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Korean J Intern Med > Volume 19(1); 2004 > Article
Lee, Lee, Jung, Kim, Sohn, Shin, Kim, Park, and Choi: Clinical Manifestations and Treatment Outcomes of Pulmonary Aspergilloma


Background :

Pulmonary aspergilloma usually results from the ingrowth of colonized Aspergillus from a damaged bronchial tree, a pulmonary cyst, or from the cavities of patients with underlying lung diseases. In the present study, we analyzed the clinical features, diagnostic methods, and managements of 36 patients with pulmonary aspergilloma.

Methods :

Thirty-six patients were diagnosed as having pulmonary aspergilloma at Chung-Ang University Hospital between February 1988 and February 2000. Their medical records were reviewed retrospectively.

Results :

The age of patients (median±SD) was 53.3±11.8 years, the male to female ratio was 2.36:1, and the most frequent symptom was hemoptysis, which occurred in 24 patients (65%). The most common underlying disease was pulmonary tuberculosis (81%), and the upper lobes of both lungs were the most frequently involved sites. Nine patients received a chest CT in the prone position and seven of these showed a movable fungus ball. Eleven patients were positive for the precipitin antibody to A. fumigatus. Twenty patients underwent surgical resection, and post-operative complications were reported in seven cases. The post-operative mortality was 5.6% (2/36).

Conclusion :

Pulmonary aspergilloma usually develops in the patients with underlying lung diseases. Resectional lung surgery is considered the mainstay of therapy for pulmonary aspergilloma. However, this operation is associated with significant complications and death in some cases. Therefore, it is necessary to develop reasonable criteria for selection of candidates for such surgery.


Pulmonary aspergillosis, which is caused by Aspergillus fumigatus, can be classified into 5 categories according to its pathophysiology, clinical manifestation, and treatment modality. Allergic bronchopulmonary aspergillosis (ABPA) is characterized by peripheral blood eosinophilia in patients with bronchial asthma. Aspergilloma develops when aspergillus colonizes and grows inside lung cavities and forms a ball-like structure. Chronic necrotizing aspergillosis is a locally invasive form of aspergillosis, which involves surrounding lung parenchyme and pleura. When the systemic inflammatory form of aspergillosis develops in immunocompromised hosts, it is called invasive aspergillosis. Finally, hypersensitiveity pneumonitis may develop after the inhalation of organic particles contaminated by aspergillus1).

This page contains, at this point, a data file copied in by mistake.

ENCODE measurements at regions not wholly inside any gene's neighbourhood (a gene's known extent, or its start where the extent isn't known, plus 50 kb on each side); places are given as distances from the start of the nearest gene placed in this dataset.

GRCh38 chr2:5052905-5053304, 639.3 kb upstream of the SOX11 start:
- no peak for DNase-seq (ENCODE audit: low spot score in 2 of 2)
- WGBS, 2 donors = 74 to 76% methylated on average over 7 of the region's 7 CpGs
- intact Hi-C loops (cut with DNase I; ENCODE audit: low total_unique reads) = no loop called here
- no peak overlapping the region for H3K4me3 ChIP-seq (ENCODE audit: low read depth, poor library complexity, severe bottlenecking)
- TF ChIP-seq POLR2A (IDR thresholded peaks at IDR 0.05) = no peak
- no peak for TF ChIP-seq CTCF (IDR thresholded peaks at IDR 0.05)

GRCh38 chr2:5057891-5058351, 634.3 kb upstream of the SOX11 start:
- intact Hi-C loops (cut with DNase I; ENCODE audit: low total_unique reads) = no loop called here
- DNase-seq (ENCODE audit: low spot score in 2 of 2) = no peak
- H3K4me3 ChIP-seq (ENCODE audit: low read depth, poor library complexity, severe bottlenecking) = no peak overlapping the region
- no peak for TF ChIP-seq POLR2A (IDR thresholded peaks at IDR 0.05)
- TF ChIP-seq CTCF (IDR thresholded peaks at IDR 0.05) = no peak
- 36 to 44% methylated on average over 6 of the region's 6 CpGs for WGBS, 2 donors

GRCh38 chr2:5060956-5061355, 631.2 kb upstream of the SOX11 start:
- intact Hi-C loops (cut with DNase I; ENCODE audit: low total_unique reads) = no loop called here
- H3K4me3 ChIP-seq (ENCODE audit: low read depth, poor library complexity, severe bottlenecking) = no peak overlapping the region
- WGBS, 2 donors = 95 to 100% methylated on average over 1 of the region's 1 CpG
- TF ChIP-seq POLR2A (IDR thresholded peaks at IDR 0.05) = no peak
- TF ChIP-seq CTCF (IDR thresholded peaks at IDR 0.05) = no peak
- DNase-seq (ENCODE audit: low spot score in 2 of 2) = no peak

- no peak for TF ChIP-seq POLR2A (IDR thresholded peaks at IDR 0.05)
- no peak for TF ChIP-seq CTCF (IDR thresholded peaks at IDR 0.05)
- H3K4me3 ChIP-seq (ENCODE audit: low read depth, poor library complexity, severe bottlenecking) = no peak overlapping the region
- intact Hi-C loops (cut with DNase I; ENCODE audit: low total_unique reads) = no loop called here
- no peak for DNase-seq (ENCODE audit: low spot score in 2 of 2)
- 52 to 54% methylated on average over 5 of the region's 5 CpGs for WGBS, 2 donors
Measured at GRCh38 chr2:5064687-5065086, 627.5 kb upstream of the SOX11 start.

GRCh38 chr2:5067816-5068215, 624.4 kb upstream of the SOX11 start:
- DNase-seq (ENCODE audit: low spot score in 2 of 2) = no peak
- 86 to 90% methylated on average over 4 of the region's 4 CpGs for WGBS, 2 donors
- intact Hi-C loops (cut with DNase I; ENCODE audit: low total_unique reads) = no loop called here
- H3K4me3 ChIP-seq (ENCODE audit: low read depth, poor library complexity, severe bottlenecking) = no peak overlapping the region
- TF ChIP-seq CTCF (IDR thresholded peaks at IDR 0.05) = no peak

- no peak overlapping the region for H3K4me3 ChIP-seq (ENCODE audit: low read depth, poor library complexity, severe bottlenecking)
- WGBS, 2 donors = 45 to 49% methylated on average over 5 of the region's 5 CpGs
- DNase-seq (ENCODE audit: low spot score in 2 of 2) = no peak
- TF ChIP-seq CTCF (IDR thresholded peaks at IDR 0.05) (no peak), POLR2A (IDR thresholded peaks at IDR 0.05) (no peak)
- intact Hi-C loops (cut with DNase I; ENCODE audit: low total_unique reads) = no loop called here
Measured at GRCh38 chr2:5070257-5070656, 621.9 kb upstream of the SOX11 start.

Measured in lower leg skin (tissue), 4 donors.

Aspergilloma is composed of hyphae of Aspergillus, fibrin, mucus, inflammatory cells, blood, and epithelial cell components2, 3). Many cavitary lung diseases -tuberculosis, sarcoidosis, cavitary tumor, pulmonary fibrosis, bronchiectasis, and histoplasmosis - are complicated by aspergilloma. Among these, pulmonary tuberculosis is the most common cause of cavities facilitating the development of aspergilloma2). Around 11–17% of the cavitary forms of pulmonary tuberculosis have been reported to be complicated by aspergilloma5). It has also been reported that aspergilloma can develop in otherwise healthy lungs. For example, Aspergillus species colonizing the respiratory tract can secrete digestive enzymes into the surrounding lung parenchyme and create space for the growth of the fungus ball6).
The clinical manifestations of pulmonary aspergilloma are diverse, ranging from asymptomatic cases to massive and sometimes fatal hemoptysis9). Therefore, optimal therapeutic modalities for aspergilloma are dependent upon clinical presentations. In some cases of aspergilloma, natural dissolution could occur with the disappearance of clinical symptoms4). However, in another disease spectrum, emergent thoracotomy is required because of massive hemoptysis. In the present study, we performed a retrospective analysis upon 36 patients with pulmonary aspergilloma, with a focus on the treatment modalities used and their outcomes.


This study was based on the medical records of 36 pulmonary aspergilloma patients, from Chung-Ang University Hospital between February 1988 and February 2000. A diagnosis of pulmonary aspergilloma was made on the basis of pathologic examination of biopsied or resected lung specimens in 26 cases. In 10 cases, the diagnosis was made on the basis of characteristic radiological manifestations, such as the air-meniscus-sign or the movability of the fungus ball in the prone position on Chest CT10, 11). All patients with a radiology-based diagnosis showed a positive result for precipitating antibody against aspergillus or a positive sputum culture for aspergillus on at least two occasions. We evaluated demographic data, clinical manifestations, treatment modalities, and the outcomes for selected patients using the above criteria.